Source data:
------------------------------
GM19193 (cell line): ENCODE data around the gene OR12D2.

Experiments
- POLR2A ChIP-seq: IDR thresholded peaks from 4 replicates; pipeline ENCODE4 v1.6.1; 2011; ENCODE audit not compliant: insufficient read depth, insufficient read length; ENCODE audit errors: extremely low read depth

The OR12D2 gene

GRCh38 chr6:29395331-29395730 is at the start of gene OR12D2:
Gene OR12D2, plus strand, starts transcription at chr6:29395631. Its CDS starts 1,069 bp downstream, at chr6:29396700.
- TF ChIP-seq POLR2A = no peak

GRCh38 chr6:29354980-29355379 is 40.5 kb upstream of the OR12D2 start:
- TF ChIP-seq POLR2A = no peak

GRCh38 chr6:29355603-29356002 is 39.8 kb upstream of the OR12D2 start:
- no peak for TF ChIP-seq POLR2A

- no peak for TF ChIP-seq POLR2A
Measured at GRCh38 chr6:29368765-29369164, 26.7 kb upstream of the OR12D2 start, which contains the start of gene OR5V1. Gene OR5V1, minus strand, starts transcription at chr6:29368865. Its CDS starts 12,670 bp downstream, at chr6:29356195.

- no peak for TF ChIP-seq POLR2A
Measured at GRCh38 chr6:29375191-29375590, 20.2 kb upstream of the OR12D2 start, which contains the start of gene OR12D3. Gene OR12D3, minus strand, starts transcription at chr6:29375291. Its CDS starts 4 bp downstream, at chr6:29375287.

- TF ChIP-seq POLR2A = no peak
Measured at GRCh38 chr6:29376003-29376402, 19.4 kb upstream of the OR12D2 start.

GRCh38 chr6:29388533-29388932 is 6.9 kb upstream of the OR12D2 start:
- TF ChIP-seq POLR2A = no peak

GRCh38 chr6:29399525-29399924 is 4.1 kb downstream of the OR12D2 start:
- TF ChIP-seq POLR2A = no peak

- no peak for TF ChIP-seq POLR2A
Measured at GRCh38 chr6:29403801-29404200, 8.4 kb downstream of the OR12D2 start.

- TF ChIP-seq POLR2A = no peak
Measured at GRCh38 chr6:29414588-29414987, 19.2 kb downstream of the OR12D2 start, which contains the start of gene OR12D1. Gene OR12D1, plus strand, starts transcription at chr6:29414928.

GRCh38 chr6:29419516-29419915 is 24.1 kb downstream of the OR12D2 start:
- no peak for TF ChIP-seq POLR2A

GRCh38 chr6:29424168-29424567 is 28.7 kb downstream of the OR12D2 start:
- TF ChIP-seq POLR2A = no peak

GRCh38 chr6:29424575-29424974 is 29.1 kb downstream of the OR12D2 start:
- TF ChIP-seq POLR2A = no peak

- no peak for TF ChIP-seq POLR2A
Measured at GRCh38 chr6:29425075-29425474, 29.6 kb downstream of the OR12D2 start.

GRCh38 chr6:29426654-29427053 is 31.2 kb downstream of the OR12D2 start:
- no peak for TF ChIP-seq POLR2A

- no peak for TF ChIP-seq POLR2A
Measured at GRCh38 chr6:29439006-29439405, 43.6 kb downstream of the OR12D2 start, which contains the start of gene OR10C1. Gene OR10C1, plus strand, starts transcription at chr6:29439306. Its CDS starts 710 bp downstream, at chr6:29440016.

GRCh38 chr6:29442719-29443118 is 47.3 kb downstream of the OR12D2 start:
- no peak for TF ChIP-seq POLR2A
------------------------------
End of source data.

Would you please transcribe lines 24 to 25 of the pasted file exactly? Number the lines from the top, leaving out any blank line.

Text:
- TF ChIP-seq POLR2A = no peak
Measured at GRCh38 chr6:29414588-29414987, 19.2 kb downstream of the OR12D2 start, which contains the start of gene OR12D1. Gene OR12D1, plus strand, starts transcription at chr6:29414928.